Pitasso: ‘There’s always a buyer somewhere on the planet’

Eleonora Pitasso, sales broker, Burgess

Ignoring Eleonora Pitasso won’t work. She’s just not the kind of person to take “no” for an answer.

I like to open doors. If I can’t open the door, I go by the window,” she says. “I always find a way to get in.”

Pitasso is a sales broker and shipyard coordinator for Burgess and lives by the motto of her first boss who kept her looking forwards.

“There will always be a buyer somewhere on the planet and there is always a boat that matches his or her wishes,” she says.

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That last line is telling. Pitasso is very hot on avoiding entrenched industry-speak that assumes owners are men.  As a female in sales (“charter is a more women-dominated world”), she acknowledges she is in the minority, but she thinks a “generational shift” is changing the landscape and burying old stereotypes.

Talent is not a gender,” she says. “With Gen Z stepping into the junior roles and Millennials in the mid-tier – the approach to culture, to life, it’s completely different. The industry is becoming less gender-based and more skills-based.”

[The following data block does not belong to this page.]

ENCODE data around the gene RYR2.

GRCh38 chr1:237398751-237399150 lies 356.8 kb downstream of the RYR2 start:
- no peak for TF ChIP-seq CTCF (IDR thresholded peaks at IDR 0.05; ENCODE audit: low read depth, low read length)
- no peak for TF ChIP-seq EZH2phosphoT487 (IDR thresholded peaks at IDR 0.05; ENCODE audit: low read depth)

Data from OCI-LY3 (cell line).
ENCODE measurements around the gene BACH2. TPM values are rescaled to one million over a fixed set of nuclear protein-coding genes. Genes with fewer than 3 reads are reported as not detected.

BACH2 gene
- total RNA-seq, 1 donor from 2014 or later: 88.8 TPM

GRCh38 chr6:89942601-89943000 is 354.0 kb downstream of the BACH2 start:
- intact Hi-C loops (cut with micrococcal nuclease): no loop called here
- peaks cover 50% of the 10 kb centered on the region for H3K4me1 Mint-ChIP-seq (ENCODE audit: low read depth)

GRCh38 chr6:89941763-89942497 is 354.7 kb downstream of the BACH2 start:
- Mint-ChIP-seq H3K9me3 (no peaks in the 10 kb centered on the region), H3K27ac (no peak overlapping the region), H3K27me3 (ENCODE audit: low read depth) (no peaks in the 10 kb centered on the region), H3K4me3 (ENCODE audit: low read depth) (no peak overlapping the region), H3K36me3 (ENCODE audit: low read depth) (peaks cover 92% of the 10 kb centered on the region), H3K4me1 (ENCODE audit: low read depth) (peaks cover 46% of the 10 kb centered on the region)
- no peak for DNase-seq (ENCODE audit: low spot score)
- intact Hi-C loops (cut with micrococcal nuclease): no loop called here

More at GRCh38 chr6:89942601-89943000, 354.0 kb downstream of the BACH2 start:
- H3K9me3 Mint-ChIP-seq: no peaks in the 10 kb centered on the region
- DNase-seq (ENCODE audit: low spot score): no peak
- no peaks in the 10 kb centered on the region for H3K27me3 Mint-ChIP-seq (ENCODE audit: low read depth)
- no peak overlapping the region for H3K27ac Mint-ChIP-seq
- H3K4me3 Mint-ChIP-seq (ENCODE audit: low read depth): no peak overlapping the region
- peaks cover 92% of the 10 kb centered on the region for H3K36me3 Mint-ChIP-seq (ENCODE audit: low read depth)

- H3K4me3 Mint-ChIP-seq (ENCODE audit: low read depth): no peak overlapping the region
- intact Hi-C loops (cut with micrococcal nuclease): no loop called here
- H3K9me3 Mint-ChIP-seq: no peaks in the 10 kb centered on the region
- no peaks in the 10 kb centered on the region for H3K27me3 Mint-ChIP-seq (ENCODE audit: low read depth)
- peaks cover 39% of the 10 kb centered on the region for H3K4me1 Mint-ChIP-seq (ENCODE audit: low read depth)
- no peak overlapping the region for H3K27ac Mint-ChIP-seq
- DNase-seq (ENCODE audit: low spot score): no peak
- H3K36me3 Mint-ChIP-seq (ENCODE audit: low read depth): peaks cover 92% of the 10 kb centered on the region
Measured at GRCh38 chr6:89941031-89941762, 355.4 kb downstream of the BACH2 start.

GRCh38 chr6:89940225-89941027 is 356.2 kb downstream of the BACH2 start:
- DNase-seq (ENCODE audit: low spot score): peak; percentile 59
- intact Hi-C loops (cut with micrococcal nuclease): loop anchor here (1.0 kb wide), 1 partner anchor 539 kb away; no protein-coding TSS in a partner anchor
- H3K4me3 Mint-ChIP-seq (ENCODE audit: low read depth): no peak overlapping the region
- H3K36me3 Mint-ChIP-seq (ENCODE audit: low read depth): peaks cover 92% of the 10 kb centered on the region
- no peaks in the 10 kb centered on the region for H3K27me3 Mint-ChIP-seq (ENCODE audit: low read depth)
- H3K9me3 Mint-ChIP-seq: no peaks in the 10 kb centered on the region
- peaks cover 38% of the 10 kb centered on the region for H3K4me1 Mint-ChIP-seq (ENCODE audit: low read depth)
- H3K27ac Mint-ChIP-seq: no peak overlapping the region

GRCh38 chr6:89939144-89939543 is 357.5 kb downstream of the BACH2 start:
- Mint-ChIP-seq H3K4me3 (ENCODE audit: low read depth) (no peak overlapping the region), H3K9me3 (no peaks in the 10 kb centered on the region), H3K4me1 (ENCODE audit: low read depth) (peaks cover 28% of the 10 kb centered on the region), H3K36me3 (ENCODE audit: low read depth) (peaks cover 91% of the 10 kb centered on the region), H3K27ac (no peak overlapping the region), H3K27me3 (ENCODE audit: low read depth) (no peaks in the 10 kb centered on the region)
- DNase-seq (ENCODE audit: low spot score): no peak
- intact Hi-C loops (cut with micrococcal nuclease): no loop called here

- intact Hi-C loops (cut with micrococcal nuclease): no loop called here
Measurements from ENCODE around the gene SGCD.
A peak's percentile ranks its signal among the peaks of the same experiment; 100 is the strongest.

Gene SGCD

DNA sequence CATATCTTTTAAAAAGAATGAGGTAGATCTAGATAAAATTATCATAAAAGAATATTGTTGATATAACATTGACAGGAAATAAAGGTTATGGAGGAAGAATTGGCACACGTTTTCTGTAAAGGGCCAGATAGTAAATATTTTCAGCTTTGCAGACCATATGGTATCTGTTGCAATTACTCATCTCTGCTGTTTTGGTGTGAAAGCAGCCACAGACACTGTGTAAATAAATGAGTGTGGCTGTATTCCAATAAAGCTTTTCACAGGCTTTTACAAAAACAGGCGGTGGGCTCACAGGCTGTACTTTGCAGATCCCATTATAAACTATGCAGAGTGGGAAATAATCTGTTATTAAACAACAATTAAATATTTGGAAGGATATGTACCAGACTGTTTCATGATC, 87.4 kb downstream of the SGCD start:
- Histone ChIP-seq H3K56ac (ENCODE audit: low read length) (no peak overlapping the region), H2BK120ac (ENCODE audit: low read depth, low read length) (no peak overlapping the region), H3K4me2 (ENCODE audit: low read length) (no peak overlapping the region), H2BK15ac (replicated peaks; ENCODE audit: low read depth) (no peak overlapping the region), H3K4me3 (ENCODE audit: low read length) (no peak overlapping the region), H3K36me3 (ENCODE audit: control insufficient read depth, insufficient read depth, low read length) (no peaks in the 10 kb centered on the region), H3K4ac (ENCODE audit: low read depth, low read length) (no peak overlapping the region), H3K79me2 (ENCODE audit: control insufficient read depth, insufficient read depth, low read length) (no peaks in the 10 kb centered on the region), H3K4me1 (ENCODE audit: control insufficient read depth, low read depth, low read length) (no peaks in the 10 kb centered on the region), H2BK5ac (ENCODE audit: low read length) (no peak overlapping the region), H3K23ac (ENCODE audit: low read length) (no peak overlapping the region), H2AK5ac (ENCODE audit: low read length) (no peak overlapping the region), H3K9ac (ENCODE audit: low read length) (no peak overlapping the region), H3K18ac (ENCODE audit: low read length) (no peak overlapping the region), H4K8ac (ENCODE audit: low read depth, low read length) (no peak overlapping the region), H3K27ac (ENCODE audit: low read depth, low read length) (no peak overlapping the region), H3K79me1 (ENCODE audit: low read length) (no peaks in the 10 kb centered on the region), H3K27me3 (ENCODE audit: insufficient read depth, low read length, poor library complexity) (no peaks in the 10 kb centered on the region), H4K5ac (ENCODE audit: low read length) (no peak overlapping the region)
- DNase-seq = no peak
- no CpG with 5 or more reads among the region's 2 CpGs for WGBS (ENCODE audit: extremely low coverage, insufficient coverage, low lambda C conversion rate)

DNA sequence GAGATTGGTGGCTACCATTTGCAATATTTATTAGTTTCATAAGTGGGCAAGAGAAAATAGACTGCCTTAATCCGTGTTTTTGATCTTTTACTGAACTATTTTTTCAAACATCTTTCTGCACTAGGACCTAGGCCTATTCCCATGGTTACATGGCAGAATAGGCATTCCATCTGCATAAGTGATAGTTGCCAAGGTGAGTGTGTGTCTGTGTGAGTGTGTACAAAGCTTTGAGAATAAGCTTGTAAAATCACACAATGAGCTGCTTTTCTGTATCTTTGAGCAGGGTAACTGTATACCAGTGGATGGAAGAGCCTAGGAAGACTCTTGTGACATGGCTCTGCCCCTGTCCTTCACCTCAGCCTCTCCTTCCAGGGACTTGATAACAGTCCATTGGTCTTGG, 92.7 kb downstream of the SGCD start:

She adds: “You need a huge span of patience to deal with some clients and probably women have a softer approach. Some clients really like that.”

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The 32m Ribelle is a 2017 Vitters for sale with Burgess.

The 32m Ribelle is a 2017 Vitters for sale with Burgess.

‘Sales is a marathon’

The Monaco-based Italian, who has degrees in international affairs, diplomacy and geostrategy from the University of Trieste and the European Institute in Berlin, says the sales market is “a bit quieter” given geopolitical issues but remains upbeat that inquiries are increasing as winter recedes.  “I always tell my colleagues the sun is in our hearts,” she says.

In January, Pitasso, who hails from Italy’s Friuli region, sold the 32m semi-production San Lorenzo Deep Blue III in a deal which began with talks at a yacht show in September 2022 before going on the market in June last year.

She’s also representing the 45m converted trawler Scintilla Maris, which has been refitted from the keel up into a “niche” expedition yacht for owners who “like the journey of building”.